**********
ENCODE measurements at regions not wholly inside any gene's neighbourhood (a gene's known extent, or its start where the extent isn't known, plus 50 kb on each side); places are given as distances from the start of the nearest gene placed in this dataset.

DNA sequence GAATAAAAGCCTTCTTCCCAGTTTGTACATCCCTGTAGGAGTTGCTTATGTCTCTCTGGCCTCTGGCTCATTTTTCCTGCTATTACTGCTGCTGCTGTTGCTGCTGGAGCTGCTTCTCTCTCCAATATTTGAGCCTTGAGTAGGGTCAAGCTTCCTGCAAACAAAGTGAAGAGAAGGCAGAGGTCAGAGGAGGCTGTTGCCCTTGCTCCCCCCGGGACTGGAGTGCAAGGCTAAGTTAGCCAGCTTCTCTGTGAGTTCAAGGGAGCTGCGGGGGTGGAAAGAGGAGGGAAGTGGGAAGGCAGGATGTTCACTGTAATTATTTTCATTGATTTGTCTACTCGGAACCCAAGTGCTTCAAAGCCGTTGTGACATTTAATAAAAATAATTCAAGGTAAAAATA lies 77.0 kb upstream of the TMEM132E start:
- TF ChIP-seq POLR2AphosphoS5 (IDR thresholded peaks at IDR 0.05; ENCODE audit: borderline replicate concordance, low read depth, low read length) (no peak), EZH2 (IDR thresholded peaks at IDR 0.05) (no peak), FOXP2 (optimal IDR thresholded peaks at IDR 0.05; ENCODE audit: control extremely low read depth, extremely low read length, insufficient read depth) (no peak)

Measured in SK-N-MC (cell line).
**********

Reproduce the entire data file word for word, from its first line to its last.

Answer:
ENCODE measurements at regions not wholly inside any gene's neighbourhood (a gene's known extent, or its start where the extent isn't known, plus 50 kb on each side); places are given as distances from the start of the nearest gene placed in this dataset.

DNA sequence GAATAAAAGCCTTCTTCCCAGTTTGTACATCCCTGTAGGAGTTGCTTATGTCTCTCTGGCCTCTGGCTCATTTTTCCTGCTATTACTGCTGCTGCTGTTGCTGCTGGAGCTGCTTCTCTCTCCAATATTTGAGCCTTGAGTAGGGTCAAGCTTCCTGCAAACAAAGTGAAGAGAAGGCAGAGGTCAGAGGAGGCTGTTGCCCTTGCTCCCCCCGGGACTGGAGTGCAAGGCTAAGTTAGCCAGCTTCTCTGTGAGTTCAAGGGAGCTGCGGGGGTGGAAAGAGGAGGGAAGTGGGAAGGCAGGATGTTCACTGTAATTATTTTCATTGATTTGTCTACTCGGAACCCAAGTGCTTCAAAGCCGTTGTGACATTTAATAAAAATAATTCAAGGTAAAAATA lies 77.0 kb upstream of the TMEM132E start:
- TF ChIP-seq POLR2AphosphoS5 (IDR thresholded peaks at IDR 0.05; ENCODE audit: borderline replicate concordance, low read depth, low read length) (no peak), EZH2 (IDR thresholded peaks at IDR 0.05) (no peak), FOXP2 (optimal IDR thresholded peaks at IDR 0.05; ENCODE audit: control extremely low read depth, extremely low read length, insufficient read depth) (no peak)

Measured in SK-N-MC (cell line).